Cousinometry

“He’s my second cousin, twice-removed!”

It’s a line we don’t hear much in movies these days.  I suspect that screenwriters used to slip it into the dialog of a character who was supposed to be pretentious and superficial, someone audiences could picture with multiple D.A.R. applications cluttering her writing desk.   With today’s renewed interest in genealogy, you’ll find queries about the term on the Internet.  The “second cousin” part is probably clear enough.  Your first cousin is your aunt or uncle’s child.  One of your parents is the brother or sister of one of your cousin’s parents.  To put it more simply, you have the same grandparents.  You have a second cousin if one of your grandparents and one of his or her grandparents were siblings, meaning, you have the same great-grandparents.  Third cousins share great-great-grandparents, and so on.  The term “removed” can seem puzzling, but it certainly gets a workout among Thomas Lovewell’s descendants.

Thomas had two wives, Nancy Davis and Orel Jane Davis.  His only child with Nancy to produce children of her own was Juliana, more commonly known in Lovewell History as “Julany.”  She was born in 1857, married Edward McCaul in 1871, and gave birth to the first of their two boys, Edward, Jr., in 1877, when she was nineteen.

In the meantime, her father had embarked on his second marriage in 1866 at the age of forty.  In December of 1874, when he was about to turn 49, Thomas’s second wife delivered a boy, Stephen, the fourth of their seven children.  Stephen’s children also arrived in two sets, the first six with his wife Villa, who died in 1912 at the age of thirty-three.  Stephen remarried in 1923 and his new wife Alta gave him six more children, the final one in 1938.

This means that Thomas Lovewell’s family went about the business of producing his grandchildren over a span of 60 years.  Thomas has great-great-grandchildren who are older than some of his grandchildren.  The great-grandson of  Thomas's daughter Juliana McCaul might introduce himself to Stephen Lovewell’s daughter as her first cousin, twice-removed, because the kinship is through her grandparents, but the two cousins are separated from each other by two tiers on the family tree.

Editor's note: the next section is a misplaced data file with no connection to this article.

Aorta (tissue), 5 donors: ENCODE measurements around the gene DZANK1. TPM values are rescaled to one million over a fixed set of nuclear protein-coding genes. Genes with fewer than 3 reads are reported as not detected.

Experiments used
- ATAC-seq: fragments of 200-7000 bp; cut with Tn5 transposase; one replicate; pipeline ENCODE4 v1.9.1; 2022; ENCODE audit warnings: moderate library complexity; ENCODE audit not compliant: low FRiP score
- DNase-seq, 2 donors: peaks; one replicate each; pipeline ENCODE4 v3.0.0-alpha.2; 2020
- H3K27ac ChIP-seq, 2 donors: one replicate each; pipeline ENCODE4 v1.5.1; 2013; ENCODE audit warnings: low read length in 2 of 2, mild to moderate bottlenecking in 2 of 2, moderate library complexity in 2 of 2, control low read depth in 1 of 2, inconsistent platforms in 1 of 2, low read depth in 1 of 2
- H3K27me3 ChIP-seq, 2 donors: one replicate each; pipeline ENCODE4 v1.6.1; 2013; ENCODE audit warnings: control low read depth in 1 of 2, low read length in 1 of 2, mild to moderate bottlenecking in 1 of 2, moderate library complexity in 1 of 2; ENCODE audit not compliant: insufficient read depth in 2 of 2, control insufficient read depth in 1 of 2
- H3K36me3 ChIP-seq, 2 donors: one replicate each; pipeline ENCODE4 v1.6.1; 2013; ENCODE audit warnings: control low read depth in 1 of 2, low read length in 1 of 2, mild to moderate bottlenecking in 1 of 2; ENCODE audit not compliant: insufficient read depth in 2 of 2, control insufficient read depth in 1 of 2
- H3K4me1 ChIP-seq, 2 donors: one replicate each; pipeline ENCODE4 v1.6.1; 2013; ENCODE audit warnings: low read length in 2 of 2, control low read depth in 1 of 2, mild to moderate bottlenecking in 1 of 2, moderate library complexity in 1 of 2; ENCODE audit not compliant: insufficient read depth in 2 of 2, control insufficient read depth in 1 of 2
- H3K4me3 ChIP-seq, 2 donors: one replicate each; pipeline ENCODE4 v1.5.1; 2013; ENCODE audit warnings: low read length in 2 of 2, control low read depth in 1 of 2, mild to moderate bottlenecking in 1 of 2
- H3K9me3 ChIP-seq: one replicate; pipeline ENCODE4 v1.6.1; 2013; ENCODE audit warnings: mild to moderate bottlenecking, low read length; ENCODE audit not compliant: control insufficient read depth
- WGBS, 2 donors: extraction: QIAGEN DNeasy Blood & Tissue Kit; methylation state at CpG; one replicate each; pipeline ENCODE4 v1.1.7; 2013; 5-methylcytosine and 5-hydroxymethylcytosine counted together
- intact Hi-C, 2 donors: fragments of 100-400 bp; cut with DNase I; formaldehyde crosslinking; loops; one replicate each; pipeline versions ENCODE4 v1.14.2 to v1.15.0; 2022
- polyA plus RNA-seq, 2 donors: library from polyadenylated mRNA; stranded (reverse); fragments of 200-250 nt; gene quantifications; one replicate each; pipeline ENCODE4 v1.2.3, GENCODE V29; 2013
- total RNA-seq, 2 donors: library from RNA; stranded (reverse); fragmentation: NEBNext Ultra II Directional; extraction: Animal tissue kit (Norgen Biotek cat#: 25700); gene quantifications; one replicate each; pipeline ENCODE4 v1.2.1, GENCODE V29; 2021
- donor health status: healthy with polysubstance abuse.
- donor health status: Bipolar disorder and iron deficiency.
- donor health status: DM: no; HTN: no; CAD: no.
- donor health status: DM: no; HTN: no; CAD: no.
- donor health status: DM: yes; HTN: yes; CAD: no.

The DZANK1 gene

I believe that, technically, they might be counted as half first-cousins twice-removed, since Juliana Lovewell and Stephen Lovewell had the same father but different mothers.  Then again, maybe less than 50% should be subtracted, since Nancy was Orel Jane’s aunt, and it’s all about shared DNA.  Where’s a real genealogist, when you need one?  Tell her to bring her calculator.

After I mentioned the clutch of double cousins in Nehemiah Lovewell’s family over the weekend, Dave Lovewell dropped me an email to remind me of a more recent case and to pose a puzzling question:

“Two of my aunts, Orel and Bernice Lovewell married brothers Chet and Elwin Poole.  The brothers’ sister Gladys was married to Chester Jinks Vanmeter, who was a cousin to Orel and Bernice.  So I guess their children were their own cousins????”

I think we now know why all those families moved away from Dunstable in the first place, and then kept moving.  They looked around one day, realized that they were related to everyone in sight in multiple ways, and decided to get out of town before the kids were grown.  It didn’t help matters that having seven to a dozen children was the norm.  This was also a problem for small Indian tribes, who sometimes forced their young men to go on long journeys on a quest for brides.  But, back to the question - yes, the Lovewells did seem to go for group swims in the gene pool, but their children weren’t their own cousins.  I suppose you could make a case for your father being your first cousin once-removed because you’re both related to his grandparents, and you and he are separated by a generation, but the closest family relationship trumps all others.  It’s like the tie going to the runner.     

By the way, I’m afraid I did some last-minute editing to my previous blog item about the kinship ties between Thomas Lovewell and Prof. J. T. Lovewell and his brother John, and my last-minute edits always make a hash of something.  In this case I sprinkled too many “greats” into one paragraph, after chiding a newspaper reporter for using too few.  So, I guess it all evens out.  Anyway, it should be safe to look at now without getting dizzy.  I really should check it again, but after reading Dave’s question, I don’t want to think about cousins for a while. 

© Dale Switzer 2016  dale@lovewellhistory.com